I retired in April 2013 after 25 years as a librarian at the British Library specialising in inventions. This included running numerous workshops; writing books on inventions and a work blog; carrying out searches for clients; and one-to-one meetings with inventors. [more]


21 May 2013

The Google Glass patents

I t's been fun having a look for the patents associated with Google Glass, the spectacles that enable its wearers to interact with the Web and, above all, to see projections of information.

Google Glass itself is the subject of a US trade mark application which, oddly enough, was published 18 June 2013 for opposition -- several weeks in the future, as I write.

The key term seems to be "wearable" although it is possible that some new technology involved does not depend on a wearable frame and therefore may be hard to find.

There are seven US Design patents for the look of variant models, all with the title "Wearable display device" (although one adds the word "frame", and one "section").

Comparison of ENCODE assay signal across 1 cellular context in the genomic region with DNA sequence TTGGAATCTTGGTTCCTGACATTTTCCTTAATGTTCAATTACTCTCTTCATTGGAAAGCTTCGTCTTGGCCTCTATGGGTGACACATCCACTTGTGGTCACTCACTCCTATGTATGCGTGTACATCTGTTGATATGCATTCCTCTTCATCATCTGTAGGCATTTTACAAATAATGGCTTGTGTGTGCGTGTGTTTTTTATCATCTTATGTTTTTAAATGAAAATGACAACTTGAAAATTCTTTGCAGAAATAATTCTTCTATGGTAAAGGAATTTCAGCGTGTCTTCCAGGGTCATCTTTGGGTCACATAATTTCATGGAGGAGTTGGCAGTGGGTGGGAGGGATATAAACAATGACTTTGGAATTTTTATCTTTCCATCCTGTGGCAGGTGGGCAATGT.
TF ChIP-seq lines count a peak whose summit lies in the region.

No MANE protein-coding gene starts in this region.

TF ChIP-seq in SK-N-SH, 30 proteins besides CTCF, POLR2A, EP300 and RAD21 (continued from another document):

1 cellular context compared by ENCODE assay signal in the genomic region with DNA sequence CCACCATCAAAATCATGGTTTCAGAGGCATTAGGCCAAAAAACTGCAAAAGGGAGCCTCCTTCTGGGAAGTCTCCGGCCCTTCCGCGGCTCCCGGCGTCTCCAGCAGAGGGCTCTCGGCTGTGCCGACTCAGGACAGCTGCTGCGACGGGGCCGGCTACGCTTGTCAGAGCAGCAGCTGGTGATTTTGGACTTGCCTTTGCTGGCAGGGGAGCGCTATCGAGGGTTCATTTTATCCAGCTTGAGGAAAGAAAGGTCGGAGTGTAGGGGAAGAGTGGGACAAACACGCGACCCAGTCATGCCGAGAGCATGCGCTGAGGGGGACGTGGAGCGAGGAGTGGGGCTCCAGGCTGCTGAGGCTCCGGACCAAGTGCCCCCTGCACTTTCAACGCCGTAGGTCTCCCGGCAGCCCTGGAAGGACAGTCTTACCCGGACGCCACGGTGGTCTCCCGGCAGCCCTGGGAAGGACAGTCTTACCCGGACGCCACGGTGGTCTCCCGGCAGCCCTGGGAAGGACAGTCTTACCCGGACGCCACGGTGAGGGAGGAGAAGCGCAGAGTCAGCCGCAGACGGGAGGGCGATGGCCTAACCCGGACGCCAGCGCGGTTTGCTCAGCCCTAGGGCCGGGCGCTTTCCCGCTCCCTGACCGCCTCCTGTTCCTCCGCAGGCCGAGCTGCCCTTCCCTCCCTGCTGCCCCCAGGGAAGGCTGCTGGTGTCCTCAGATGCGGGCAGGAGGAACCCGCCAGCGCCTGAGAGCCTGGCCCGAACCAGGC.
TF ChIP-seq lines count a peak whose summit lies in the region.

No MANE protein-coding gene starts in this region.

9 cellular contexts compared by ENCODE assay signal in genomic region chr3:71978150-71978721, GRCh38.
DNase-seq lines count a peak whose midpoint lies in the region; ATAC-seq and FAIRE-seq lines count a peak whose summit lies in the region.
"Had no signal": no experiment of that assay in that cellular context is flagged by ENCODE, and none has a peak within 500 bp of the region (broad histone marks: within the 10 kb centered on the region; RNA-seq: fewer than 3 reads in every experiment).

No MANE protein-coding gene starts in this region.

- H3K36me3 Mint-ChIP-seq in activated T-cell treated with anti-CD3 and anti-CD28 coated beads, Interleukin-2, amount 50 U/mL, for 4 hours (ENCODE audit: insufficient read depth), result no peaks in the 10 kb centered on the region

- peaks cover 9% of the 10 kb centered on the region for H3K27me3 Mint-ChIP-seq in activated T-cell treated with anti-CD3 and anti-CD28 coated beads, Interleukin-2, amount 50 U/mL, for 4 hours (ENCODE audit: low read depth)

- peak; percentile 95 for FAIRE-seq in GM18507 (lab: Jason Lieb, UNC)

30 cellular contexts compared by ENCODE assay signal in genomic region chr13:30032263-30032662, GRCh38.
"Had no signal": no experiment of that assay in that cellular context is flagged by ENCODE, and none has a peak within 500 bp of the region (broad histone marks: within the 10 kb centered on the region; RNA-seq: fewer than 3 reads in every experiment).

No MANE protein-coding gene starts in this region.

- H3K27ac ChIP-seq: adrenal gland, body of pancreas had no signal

An article on the CNET website, published 21 February, suggests that US20130044042A, is highly relevant. The article is called Google Glass patent application gets really technical. I prefer to link to the corresponding World patent application, Wearable device with input and output structures. One of its drawings is given below.

However, three other patent applications were published in March or April and there are in all eight World patent applications by Google containing the word "Wearable".

None of these have been granted rights as B documents. One advantage of using the World documents rather than the corresponding US applications (listed here) is that search reports listing prior art found by patent office officials is often available.

These are either on A1 documents (at the end) or in separate A3 documents. The USA only publishes search reports on its granted patents, where a brief summary is given on the front page.

[24 May -- the New Yorker website has an interesting article on forerunners, Glass before Google, which links to a copy of a patent by Morton Heilig, applied for in 1957]

[7 Dec -- see my article Google surging ahead with patenting for update on wearable technology]

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